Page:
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Tigranes II Overstrike

At first the "headdress" on this coin caught my attention - what is going on here? This coin is an interesting strike by Tigranes II over a coin from Arados, that is an artifact of Tigranes' conquest of Syria and Phoenicia.

Kings of Armenia, Tigranes II 'the Great', Æ (21mm, 5.53g), traveling military mint?, circa 70-66 BC

Obv: Draped bust to right, wearing five-pointed tiara decorated with star between two eagles

Rev: BAΣIΛEΩΣ TIΓPANOY, Tyche seated to right on rock, holding laurel branch, river-god swimming right swimming to right below

Note: this coin falls in a weight range that Nercessian calls a Dichalkon (4-6g) although Nurpetlian and Foss offer an alternative that coins from 4-8g were all one denomination with image of Tyche on reverse and the coins were minted without attention to individual coin weights as long as the right number of coins was produced from a given weight of bronze.

Which Tyche?

Tyche is variously described on this coin as from Antioch or Artaxata or Tigranocerta. Without clarity on the mint anything more than "Tyche & river-god" seems to be speculative although this image of Tyche is most closely associated with Antioch on the Orontes.

What coin is under this coin of Tigranes?

Looking at the top of Tigranes head you can make our the outline of a face and perhaps a turreted crown of Tyche on the obverse:

and on the reverse you can just see some evidence that could be the front of a bull or maybe Neptune's head:

The most common undertype is the Astarte/leaping bull type from the city of Arados. This example from Arados is dated and was minted in 87/6 BC.

Phoenicia, Arados Æ 20mm. Dated CY 173 = 87/6 BC. Veiled head of goddess Astarte, wearing stephanos to right / zebu or humped bull galloping to left; AN and monogram above; below, POΓ (date) above N and Phoenician 𐤀 (aleph or A). BMC 329; Duyrat 4456. 7.03g, 21mm, 1h. Aleph represents the ox, or head of cattle in Phoenician.

A second option could be the Tyche with Neptune/Poseidon on the reverse. This coin from Savoca's 108th Silver Auction in 2021:

I am leaning toward Tyche with the turreted crown that I think I see at the back of Tigranes' head, but I am certainly left with some ambiguity.

Why did Tigranes overstrike these coins?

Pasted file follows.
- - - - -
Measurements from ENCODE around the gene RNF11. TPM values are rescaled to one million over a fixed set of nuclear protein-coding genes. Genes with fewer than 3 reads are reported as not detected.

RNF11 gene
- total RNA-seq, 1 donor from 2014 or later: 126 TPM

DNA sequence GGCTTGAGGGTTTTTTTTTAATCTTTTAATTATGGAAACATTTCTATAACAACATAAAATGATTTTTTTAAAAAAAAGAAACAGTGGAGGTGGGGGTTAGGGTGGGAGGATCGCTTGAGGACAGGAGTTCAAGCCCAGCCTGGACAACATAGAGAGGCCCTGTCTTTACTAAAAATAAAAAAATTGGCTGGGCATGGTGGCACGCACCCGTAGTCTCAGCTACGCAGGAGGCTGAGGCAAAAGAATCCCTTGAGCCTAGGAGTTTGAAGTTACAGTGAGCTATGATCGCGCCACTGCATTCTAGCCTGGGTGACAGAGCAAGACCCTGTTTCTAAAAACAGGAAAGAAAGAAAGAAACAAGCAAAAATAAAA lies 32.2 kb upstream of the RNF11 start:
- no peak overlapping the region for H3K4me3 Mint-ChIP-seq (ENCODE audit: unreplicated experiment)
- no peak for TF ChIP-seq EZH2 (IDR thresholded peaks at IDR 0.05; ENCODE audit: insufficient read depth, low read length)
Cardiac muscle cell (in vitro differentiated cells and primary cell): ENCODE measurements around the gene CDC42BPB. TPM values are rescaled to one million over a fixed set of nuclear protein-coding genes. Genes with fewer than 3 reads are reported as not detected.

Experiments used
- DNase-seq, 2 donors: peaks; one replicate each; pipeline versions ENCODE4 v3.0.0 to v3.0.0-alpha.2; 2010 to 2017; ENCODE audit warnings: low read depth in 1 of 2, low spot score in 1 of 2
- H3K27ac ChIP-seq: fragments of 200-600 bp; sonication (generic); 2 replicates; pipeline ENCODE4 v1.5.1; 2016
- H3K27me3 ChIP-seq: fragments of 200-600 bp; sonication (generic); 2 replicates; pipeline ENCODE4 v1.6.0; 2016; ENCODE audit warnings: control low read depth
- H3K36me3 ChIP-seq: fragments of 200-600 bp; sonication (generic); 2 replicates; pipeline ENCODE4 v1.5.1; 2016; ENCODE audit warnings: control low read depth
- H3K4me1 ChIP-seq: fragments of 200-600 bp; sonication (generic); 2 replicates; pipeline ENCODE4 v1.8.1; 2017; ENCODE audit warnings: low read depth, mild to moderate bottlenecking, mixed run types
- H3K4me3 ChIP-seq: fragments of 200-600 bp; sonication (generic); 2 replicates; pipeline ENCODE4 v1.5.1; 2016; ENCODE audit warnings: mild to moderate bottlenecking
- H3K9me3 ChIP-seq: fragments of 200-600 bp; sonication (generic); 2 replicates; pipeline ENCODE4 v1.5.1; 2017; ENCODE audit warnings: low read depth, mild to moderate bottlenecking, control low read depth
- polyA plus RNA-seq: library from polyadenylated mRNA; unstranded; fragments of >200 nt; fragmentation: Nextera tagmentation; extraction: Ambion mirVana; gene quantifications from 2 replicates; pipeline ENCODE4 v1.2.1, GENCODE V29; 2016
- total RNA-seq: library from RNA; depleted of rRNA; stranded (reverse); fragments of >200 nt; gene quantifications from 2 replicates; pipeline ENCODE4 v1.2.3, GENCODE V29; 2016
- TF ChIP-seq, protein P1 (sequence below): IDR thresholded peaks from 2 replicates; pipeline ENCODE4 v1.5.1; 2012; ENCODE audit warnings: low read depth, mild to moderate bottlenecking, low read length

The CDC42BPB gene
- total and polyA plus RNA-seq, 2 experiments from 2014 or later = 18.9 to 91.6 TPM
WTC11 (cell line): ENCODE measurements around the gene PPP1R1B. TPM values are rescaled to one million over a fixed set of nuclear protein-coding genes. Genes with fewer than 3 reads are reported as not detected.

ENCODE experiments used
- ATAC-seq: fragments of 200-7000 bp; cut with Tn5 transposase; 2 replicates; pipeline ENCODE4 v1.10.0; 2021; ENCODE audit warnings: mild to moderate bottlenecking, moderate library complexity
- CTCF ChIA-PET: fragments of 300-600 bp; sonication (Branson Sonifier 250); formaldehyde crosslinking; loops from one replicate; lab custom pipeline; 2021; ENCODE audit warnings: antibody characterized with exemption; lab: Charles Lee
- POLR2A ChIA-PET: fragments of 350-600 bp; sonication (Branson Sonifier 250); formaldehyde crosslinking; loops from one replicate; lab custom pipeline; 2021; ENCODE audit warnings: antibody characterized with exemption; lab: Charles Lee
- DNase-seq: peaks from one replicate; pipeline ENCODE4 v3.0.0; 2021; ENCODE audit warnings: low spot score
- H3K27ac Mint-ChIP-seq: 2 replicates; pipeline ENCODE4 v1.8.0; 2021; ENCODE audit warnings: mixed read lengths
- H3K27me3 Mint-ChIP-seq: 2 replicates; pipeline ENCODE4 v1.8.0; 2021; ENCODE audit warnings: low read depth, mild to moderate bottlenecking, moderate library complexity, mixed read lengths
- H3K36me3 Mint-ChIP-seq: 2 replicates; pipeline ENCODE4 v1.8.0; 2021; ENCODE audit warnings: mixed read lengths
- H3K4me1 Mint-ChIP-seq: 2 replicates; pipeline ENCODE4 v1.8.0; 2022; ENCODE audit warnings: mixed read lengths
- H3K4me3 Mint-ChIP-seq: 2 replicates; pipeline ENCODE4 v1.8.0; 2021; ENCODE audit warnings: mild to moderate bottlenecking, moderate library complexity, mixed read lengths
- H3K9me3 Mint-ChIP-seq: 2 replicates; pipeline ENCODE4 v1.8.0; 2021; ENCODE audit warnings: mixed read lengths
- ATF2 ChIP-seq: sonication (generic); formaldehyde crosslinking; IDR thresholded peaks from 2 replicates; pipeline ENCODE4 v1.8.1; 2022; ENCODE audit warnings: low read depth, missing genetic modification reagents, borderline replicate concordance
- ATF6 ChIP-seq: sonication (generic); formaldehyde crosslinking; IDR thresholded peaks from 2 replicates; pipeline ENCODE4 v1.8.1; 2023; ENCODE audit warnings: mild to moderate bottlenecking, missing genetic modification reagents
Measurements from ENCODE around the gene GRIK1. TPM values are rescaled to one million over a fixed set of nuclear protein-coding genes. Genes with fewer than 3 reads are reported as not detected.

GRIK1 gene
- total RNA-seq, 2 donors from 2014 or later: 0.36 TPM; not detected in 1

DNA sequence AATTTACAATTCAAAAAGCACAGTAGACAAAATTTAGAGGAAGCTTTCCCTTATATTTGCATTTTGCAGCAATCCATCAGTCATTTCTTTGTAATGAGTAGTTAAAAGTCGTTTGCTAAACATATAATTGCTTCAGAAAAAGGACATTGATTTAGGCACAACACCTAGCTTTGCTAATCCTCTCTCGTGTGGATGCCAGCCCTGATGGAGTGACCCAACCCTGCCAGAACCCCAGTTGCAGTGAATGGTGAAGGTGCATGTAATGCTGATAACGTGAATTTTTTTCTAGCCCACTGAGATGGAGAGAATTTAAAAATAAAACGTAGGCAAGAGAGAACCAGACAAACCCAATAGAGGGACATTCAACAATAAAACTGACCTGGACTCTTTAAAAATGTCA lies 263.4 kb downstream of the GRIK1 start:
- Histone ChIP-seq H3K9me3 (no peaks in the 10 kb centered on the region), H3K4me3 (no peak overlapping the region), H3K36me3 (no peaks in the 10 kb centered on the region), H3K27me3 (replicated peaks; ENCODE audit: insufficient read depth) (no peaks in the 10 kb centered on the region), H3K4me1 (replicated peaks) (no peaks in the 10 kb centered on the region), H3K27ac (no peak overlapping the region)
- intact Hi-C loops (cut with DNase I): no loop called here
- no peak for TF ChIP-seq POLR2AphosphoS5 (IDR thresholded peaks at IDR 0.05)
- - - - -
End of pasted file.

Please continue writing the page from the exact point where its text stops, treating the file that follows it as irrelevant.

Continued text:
Jack Nercessian & Levon Saryan published a catalog of over-struck Artaxiad coins that includes 102 coins of Tigranes II with a majority of these over-struck with a Tyche reverse by Tigranes (86 coins). The authors suggests that these coin could be the product of a traveling mint, that was over-striking captured money to pay wages to soldiers as Tigranes and his armies moved down the Phoenician coast. Others propose alternatively that these coins made it back to Tigranocerta for restriking.

Where is Arados?

Arados was an island city settled by Phoenicians in the second millennium BC, in the Syrian Sea. Today it is the modern city of Arwad Syria.

The Empire of Tigranes the Great, 95-66 BC, Nareklm, CC BY-SA 3.0, via Wikimedia Commons 

Did Tigranes Capture Arados?

Clive Foss notes that continuous production of silver tetradrachms throughout Tigranes' reign suggest that the Arados retained its independence and Tigranes did not conquer the city. The over-strikes more likely were captured from the mainland where coins of Arados would have circulated widely.

“Tigranes conquered most of Phoenicia and had advanced as far as Ake-Ptolemais (now Acre in Israel) by 69 BC.
During these campaigns the Armenian forces probably acquired large quantities of Phoenician coin as loot from the mainland, where Aradian coinage would have circulated widely. Overstriking of these probably reflects the needs of the vast armies involved, (over)estimated by one source at 300,000 men. Whether the coins so acquired would have formed part of one great lot or represent continuous acquisitions cannot be determined.”
-C. Foss, 1986

The Sullan Connection?

Tigranes was an ally to Mithridates VI of Pontus, and married Cleopatra the daughter of Mithridates of Pontus and Laodice in 94 BC. With Rome distracted by the Social Wars and Parthia distracted by a civil was of succession after the death of Mithridates II of Parthia, Tigranes and Mithridates ousted Ariobarzanes as king of Cappadocia. Ariobarzanes fled to Rome and Sulla was sent to Asia minor, restoring Ariobarzanes to the throne around 92 BC.

Tigranes II went on to expand his empire.

"The most significant aspect of Tigranes’ career was his conquest and occupation of Syria and Phoenicia (83-69 BC). Antioch, the famed capital of the Seleucid dynasty and one of the most important cities in the East, had become a battleground for warring factions. The people of Antioch, thoroughly frustrated with the fratricidal Seleucids, longed for a ruler who would bring them peace and dynastic stability.
According to Justin, Tigranes was invited to occupy the city, but Strabo records that Tigranes had to conquer the city against opposition. In any event, Tigranes assumed control of the city, with its famous mint, in the year 83 B.C. and held it until 69 or perhaps 66 BC, giving the city more than fifteen years of peaceful and effective rule."
-Nercessian & Saryan, 1996

In 68/9 BC, Tigranes was defeated in the Mithridatic Wars by Lucullus, Sulla's general in Asia minor. Tigranes was betrayed to Pompey by his son, and surrendered to Pompey. Pompey divided the kingdom between Tigranes, who kept Armenia Major and his son Tigranes the Younger, who took Sophene. He remained a client king to Rome until his death in 56 BC.


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